Wayne S. Cole
Poor people seldom become kings or prime ministers or presidents. That eliminates many of us. Until the second half of the twentieth century no Catholic made it to the presidency. To this day no female, African-American, Asian- American, Native-American, Jew, or Muslim has ever been president of the United States. All that narrows the field considerably. But even among wealthy white male Christians there has been substantial variety among those rare individuals elevated to the presidency of the United States. Herbert Hoover and Franklin D. Roosevelt nicely illustrate that diversity in the first half of the twentieth century.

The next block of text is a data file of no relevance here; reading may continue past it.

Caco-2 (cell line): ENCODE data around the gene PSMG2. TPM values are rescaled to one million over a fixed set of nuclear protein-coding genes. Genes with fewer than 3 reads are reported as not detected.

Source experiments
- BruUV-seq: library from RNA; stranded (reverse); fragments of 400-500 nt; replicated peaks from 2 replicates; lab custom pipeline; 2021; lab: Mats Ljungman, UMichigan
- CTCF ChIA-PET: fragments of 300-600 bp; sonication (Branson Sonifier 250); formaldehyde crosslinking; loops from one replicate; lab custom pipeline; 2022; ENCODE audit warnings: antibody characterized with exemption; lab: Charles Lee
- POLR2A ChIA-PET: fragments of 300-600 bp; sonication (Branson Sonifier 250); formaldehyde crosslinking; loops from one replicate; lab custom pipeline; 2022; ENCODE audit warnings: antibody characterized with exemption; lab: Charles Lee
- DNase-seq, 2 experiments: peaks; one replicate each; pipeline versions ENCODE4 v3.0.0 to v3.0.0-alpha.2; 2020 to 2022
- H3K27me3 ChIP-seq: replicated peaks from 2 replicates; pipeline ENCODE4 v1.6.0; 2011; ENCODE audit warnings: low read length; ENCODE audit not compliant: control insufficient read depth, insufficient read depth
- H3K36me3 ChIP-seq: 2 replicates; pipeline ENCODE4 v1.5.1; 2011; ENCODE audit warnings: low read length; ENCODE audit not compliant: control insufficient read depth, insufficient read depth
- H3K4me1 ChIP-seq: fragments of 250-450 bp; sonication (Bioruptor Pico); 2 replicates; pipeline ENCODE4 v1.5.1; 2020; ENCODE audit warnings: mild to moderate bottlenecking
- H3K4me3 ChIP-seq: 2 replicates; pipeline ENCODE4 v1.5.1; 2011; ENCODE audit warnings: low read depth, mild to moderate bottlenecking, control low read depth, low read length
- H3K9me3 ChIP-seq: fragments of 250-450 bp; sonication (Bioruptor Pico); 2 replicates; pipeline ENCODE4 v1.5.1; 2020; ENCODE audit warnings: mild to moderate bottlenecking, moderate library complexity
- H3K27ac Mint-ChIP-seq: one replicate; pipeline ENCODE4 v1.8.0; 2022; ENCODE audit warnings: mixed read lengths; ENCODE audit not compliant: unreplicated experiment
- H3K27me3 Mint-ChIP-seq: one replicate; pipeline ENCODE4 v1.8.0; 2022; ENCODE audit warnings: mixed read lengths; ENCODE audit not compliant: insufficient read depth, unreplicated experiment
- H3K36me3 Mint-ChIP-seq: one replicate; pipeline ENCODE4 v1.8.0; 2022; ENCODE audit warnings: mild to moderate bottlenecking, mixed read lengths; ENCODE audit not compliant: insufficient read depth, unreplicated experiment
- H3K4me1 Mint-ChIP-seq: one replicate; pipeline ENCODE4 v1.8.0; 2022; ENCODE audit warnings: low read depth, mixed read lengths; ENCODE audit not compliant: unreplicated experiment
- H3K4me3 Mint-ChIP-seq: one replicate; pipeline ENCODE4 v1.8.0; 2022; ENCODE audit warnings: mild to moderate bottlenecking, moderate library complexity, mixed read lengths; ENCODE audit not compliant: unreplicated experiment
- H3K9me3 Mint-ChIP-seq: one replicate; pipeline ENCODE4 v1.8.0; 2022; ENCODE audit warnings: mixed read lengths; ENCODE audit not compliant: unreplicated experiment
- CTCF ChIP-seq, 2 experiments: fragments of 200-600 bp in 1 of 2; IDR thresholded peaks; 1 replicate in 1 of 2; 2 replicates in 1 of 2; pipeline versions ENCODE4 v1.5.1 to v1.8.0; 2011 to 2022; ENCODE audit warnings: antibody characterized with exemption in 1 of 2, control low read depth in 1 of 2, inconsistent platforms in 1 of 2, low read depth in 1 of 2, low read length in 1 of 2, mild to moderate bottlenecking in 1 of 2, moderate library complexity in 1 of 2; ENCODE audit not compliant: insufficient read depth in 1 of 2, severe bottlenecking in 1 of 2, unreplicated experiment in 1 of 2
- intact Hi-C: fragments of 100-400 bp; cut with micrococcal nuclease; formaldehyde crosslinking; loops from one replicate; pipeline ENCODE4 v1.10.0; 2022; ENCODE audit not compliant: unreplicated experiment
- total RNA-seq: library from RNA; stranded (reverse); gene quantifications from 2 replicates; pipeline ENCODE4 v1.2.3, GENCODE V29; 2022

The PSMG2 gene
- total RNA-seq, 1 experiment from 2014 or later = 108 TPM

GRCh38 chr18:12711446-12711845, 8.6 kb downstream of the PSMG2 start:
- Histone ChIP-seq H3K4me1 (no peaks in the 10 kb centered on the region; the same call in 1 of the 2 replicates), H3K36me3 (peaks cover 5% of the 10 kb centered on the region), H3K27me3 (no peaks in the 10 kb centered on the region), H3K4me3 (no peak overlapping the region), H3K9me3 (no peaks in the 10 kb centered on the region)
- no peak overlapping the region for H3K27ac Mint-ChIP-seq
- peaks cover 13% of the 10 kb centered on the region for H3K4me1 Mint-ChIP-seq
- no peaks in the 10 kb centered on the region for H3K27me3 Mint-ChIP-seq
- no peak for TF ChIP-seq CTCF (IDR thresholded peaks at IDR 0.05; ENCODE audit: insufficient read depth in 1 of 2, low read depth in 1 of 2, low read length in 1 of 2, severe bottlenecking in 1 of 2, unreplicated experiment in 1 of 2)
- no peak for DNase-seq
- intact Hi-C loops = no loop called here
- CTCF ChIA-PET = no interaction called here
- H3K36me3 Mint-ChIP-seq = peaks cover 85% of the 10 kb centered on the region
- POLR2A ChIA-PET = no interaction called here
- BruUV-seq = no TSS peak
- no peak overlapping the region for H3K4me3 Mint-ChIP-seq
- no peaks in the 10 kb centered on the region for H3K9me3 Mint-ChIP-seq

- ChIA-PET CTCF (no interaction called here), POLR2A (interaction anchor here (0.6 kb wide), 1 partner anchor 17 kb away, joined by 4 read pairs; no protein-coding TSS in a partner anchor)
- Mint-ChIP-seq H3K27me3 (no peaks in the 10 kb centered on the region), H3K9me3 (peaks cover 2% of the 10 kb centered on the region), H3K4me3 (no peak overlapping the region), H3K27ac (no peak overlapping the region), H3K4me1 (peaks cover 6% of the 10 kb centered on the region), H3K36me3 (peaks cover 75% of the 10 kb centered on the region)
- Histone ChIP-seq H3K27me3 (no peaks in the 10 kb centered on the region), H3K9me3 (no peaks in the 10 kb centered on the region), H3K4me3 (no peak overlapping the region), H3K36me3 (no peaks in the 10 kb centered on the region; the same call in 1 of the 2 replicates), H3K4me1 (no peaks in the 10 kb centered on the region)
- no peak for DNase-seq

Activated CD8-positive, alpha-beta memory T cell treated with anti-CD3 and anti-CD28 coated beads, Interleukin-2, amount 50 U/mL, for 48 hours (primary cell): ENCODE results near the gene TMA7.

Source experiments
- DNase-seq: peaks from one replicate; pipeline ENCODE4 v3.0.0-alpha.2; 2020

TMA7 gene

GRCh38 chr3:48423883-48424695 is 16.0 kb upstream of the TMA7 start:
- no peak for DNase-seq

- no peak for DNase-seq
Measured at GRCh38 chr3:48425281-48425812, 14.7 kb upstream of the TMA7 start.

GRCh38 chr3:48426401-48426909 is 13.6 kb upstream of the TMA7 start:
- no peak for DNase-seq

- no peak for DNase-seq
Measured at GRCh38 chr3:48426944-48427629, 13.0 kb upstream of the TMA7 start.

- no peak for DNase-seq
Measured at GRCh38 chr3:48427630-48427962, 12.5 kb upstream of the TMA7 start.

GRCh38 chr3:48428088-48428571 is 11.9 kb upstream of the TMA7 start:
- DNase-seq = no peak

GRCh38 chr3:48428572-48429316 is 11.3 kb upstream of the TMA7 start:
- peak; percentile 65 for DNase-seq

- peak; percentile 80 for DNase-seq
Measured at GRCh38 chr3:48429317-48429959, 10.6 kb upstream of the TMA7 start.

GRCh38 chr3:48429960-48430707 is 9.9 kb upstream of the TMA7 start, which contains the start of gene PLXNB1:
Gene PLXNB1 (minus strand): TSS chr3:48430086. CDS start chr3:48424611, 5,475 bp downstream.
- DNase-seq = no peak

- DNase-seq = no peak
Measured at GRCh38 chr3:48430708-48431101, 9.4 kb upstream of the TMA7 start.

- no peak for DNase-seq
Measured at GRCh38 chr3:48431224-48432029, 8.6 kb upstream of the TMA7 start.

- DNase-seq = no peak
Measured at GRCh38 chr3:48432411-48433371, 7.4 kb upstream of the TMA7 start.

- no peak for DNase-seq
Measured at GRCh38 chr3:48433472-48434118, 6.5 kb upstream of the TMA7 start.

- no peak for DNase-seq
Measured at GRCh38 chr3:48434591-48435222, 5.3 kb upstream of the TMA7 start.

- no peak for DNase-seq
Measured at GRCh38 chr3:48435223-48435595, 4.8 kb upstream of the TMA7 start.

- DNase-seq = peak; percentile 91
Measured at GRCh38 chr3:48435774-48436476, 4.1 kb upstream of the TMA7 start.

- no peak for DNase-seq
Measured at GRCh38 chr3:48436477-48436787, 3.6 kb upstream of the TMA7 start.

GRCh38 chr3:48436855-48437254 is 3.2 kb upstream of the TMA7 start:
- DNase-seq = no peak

At their time, and in their separate ways, both Hoover and Roosevelt were seen as giants in public life. As a highly successful international mining engineer, as Food Administrator during World War I, and as Secretary of Commerce in Republican presidential administrations during the prosperity decade of the 1920s, Herbert Hoover was a much respected model of administrative skill, statesmanship, professional integrity, and public service. He probably could have been elected president in 1920 if he had clearly made himself available. Handsome, personable, outgoing, and bearing the "Rough Rider's" famous name, Roosevelt was a bright light on the political scene early on. Even his courageous battle against the crippling effects of poliomyelitis in mid-life failed to check his skyrocketing career in public life for long. Hoover and Roosevelt were both tall, robust, and energetic--two very special men destined for distinguished roles in public life.